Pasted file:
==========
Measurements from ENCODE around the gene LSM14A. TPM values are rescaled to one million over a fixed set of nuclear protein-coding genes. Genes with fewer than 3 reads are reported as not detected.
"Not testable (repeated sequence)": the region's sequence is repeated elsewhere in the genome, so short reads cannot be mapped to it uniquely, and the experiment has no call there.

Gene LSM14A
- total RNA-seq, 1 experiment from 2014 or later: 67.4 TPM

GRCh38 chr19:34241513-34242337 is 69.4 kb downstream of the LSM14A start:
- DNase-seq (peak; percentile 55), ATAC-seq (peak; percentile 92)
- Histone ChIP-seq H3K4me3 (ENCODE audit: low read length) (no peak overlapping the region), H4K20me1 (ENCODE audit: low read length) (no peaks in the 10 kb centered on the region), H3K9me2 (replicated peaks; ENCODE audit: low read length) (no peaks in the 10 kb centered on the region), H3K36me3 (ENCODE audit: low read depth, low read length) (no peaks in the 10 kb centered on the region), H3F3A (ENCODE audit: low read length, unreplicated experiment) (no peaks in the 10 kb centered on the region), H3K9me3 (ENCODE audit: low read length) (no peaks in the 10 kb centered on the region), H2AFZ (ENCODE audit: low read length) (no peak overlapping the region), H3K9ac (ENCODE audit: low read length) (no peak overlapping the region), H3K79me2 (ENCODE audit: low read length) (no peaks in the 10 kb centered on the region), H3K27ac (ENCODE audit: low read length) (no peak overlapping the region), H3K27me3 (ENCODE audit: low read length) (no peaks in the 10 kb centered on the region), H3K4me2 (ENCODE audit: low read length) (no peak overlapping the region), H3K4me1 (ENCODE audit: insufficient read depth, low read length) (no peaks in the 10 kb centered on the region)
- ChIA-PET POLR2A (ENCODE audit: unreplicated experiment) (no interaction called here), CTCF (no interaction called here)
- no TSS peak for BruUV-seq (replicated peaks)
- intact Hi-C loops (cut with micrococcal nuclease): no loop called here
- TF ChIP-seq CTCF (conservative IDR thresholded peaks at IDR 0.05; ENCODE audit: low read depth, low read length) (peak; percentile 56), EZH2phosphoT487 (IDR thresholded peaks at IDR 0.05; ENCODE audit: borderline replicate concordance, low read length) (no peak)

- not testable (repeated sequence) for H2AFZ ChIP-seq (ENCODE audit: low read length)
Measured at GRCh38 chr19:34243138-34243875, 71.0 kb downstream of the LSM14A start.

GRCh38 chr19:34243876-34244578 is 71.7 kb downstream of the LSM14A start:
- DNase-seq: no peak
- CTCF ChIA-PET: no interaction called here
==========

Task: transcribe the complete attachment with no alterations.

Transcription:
Measurements from ENCODE around the gene LSM14A. TPM values are rescaled to one million over a fixed set of nuclear protein-coding genes. Genes with fewer than 3 reads are reported as not detected.
"Not testable (repeated sequence)": the region's sequence is repeated elsewhere in the genome, so short reads cannot be mapped to it uniquely, and the experiment has no call there.

Gene LSM14A
- total RNA-seq, 1 experiment from 2014 or later: 67.4 TPM

GRCh38 chr19:34241513-34242337 is 69.4 kb downstream of the LSM14A start:
- DNase-seq (peak; percentile 55), ATAC-seq (peak; percentile 92)
- Histone ChIP-seq H3K4me3 (ENCODE audit: low read length) (no peak overlapping the region), H4K20me1 (ENCODE audit: low read length) (no peaks in the 10 kb centered on the region), H3K9me2 (replicated peaks; ENCODE audit: low read length) (no peaks in the 10 kb centered on the region), H3K36me3 (ENCODE audit: low read depth, low read length) (no peaks in the 10 kb centered on the region), H3F3A (ENCODE audit: low read length, unreplicated experiment) (no peaks in the 10 kb centered on the region), H3K9me3 (ENCODE audit: low read length) (no peaks in the 10 kb centered on the region), H2AFZ (ENCODE audit: low read length) (no peak overlapping the region), H3K9ac (ENCODE audit: low read length) (no peak overlapping the region), H3K79me2 (ENCODE audit: low read length) (no peaks in the 10 kb centered on the region), H3K27ac (ENCODE audit: low read length) (no peak overlapping the region), H3K27me3 (ENCODE audit: low read length) (no peaks in the 10 kb centered on the region), H3K4me2 (ENCODE audit: low read length) (no peak overlapping the region), H3K4me1 (ENCODE audit: insufficient read depth, low read length) (no peaks in the 10 kb centered on the region)
- ChIA-PET POLR2A (ENCODE audit: unreplicated experiment) (no interaction called here), CTCF (no interaction called here)
- no TSS peak for BruUV-seq (replicated peaks)
- intact Hi-C loops (cut with micrococcal nuclease): no loop called here
- TF ChIP-seq CTCF (conservative IDR thresholded peaks at IDR 0.05; ENCODE audit: low read depth, low read length) (peak; percentile 56), EZH2phosphoT487 (IDR thresholded peaks at IDR 0.05; ENCODE audit: borderline replicate concordance, low read length) (no peak)

- not testable (repeated sequence) for H2AFZ ChIP-seq (ENCODE audit: low read length)
Measured at GRCh38 chr19:34243138-34243875, 71.0 kb downstream of the LSM14A start.

GRCh38 chr19:34243876-34244578 is 71.7 kb downstream of the LSM14A start:
- DNase-seq: no peak
- CTCF ChIA-PET: no interaction called here